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This interview is taken from PN Review 107, Volume 22 Number 3, January - February 1996.

In Conversation with Clive Wilmer Kevin Jackson

KEVIN JACKSON: Your Selected Poems includes a number of new pieces, one of which is also ancient - a version of Psalm 137, 'By the Rivers of Babylon' - a lamentation about exile by 'a man in love with the past/ of his own country /lost to him now, elsewhere'. This seems to chime with a great deal of your earlier work; am I right in thinking that the exiled man is as much you as the psalmist?

CLIVE WILMER: Yes. When I wrote that poem I had been reading through the Psalms, and something in that Psalm in particular suddenly connected with my own experience, and with two contemporary preoccupations. One was the whole atmosphere of Thatcherite Britain, the commercial philosophy, the philistinism and so on, and the other was a more personal thing I was feeling at the time, which was to do with the way, in modern life, if you create art you are in some degree dependent on the media, and that there is a kind of antipathy between art and the media - at its gentlest, let's say, a failure of understanding between the two. And that feeling of depending on what you don't belong to was very strong, and the two things together brought up what is a recurrent part of my experience, which is of feeling exiled, of feeling somehow that I don't quite belong in the present.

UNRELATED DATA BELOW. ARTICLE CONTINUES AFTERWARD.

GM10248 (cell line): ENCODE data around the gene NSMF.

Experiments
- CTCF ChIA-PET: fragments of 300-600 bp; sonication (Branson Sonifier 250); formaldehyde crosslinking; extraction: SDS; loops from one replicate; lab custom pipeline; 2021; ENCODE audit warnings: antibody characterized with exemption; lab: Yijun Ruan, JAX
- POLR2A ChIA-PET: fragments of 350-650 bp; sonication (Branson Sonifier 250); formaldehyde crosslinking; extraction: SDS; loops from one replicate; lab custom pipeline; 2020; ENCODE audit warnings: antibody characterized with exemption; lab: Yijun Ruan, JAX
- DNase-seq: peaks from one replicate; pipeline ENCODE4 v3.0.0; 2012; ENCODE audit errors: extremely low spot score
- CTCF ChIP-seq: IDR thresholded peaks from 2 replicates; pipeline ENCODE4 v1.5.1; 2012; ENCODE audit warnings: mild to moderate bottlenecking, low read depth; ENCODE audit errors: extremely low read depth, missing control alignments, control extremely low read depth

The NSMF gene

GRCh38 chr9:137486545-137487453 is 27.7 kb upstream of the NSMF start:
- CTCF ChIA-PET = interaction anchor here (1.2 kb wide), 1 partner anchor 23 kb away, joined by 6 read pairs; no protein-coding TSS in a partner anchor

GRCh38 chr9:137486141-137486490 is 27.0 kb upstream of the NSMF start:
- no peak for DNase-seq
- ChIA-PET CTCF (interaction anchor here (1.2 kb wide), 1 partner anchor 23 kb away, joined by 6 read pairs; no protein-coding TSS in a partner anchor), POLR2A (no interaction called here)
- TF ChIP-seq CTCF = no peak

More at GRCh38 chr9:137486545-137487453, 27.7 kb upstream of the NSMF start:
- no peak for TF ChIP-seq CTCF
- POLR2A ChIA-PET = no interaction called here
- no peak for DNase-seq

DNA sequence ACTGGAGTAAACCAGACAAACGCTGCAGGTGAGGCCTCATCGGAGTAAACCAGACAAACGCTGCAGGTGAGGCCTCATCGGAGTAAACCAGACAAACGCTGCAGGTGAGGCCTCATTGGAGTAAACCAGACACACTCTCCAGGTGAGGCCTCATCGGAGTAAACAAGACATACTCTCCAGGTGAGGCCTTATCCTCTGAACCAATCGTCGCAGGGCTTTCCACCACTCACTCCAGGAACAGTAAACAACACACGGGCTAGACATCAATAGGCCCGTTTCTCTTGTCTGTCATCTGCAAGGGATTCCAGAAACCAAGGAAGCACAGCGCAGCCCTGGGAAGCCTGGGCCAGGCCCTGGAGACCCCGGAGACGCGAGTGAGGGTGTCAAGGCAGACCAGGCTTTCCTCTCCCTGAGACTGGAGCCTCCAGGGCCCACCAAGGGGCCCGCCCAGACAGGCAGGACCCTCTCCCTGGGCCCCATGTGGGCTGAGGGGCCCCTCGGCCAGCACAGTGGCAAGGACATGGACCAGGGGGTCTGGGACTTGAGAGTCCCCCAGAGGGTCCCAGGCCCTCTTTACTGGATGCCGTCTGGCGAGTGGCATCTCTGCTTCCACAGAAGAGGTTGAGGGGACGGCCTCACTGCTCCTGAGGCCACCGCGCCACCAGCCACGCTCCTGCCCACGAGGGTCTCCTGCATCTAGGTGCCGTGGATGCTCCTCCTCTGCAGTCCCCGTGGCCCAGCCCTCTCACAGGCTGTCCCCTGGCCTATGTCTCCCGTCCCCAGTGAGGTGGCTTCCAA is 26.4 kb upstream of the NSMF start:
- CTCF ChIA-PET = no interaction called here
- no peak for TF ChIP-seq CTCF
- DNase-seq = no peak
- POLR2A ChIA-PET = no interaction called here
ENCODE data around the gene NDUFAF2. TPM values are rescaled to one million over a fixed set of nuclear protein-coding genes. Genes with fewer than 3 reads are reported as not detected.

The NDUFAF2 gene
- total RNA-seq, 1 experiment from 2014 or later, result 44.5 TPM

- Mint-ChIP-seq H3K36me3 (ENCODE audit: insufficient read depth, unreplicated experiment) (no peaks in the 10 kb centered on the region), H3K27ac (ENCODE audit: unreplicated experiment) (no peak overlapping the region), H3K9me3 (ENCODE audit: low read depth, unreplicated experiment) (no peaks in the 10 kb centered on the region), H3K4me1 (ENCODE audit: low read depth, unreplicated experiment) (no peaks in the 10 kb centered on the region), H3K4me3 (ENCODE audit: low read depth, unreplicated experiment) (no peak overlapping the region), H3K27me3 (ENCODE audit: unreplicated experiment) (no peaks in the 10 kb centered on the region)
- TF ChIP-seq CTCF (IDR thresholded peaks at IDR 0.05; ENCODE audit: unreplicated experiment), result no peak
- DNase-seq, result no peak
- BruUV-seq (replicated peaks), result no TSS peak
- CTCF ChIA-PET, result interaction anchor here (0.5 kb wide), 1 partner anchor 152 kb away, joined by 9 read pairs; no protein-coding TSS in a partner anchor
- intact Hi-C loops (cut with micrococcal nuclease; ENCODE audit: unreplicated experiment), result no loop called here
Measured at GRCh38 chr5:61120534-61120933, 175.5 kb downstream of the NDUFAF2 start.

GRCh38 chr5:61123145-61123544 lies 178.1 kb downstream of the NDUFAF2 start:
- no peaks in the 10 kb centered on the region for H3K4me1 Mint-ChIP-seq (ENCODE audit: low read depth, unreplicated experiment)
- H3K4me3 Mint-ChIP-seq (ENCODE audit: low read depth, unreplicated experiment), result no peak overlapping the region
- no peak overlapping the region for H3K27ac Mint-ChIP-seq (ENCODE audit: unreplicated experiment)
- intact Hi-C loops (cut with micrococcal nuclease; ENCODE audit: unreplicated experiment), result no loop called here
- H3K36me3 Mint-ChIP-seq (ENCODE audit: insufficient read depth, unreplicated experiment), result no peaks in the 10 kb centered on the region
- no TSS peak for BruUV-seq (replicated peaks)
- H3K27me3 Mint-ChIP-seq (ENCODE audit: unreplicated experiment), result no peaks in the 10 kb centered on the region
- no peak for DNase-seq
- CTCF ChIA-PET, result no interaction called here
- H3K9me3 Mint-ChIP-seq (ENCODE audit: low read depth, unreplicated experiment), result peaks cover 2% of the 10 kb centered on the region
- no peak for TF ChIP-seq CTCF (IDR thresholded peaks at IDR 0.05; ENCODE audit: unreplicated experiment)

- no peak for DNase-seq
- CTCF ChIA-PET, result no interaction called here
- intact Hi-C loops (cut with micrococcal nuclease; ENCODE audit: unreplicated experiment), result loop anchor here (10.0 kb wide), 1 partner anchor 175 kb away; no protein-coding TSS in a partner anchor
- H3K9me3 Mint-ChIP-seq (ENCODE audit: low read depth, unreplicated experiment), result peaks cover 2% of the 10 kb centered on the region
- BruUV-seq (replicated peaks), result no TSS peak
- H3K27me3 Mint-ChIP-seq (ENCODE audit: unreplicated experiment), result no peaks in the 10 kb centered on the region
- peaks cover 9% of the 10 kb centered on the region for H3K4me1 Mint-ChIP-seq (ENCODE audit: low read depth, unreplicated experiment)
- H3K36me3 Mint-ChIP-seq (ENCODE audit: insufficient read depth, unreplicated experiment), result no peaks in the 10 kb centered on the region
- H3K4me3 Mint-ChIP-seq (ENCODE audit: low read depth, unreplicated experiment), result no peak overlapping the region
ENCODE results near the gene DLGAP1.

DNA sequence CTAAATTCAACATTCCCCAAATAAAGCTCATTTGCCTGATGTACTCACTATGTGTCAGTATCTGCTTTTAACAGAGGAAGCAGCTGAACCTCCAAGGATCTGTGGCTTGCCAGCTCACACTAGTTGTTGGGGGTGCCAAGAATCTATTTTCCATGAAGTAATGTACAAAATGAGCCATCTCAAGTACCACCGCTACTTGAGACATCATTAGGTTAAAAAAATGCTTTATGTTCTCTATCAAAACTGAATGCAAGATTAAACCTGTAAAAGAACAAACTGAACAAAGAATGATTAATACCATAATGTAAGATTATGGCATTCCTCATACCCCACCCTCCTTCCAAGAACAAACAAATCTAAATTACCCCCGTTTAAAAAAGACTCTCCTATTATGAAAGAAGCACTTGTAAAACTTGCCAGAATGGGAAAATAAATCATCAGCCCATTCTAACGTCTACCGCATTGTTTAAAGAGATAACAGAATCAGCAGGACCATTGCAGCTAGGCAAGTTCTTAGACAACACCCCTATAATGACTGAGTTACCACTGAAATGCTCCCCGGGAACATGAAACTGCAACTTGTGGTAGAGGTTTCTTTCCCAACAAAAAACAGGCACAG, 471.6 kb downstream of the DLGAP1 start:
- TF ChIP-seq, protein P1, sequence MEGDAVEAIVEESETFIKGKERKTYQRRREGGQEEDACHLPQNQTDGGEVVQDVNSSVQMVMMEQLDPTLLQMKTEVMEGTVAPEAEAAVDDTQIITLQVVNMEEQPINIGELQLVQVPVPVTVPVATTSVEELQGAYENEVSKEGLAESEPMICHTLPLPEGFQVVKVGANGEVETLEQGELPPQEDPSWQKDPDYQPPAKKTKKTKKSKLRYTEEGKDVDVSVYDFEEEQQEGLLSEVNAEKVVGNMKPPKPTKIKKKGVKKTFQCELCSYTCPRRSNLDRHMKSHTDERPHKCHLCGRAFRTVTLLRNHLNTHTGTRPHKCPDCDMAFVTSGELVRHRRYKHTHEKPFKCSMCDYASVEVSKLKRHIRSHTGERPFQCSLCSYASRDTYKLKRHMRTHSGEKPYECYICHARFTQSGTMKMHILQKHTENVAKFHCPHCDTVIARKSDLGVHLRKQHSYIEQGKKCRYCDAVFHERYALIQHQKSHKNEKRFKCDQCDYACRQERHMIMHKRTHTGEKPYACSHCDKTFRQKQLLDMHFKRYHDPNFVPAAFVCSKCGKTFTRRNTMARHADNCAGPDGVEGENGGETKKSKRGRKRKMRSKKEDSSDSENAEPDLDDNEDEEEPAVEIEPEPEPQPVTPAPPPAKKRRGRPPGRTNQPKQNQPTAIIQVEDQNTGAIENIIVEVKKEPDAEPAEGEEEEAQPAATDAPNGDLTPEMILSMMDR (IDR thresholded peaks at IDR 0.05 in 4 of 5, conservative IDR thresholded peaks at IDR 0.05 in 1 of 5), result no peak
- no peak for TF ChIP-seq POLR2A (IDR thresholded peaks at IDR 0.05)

Well, I'd noticed that the word 'exile' crops up at ...


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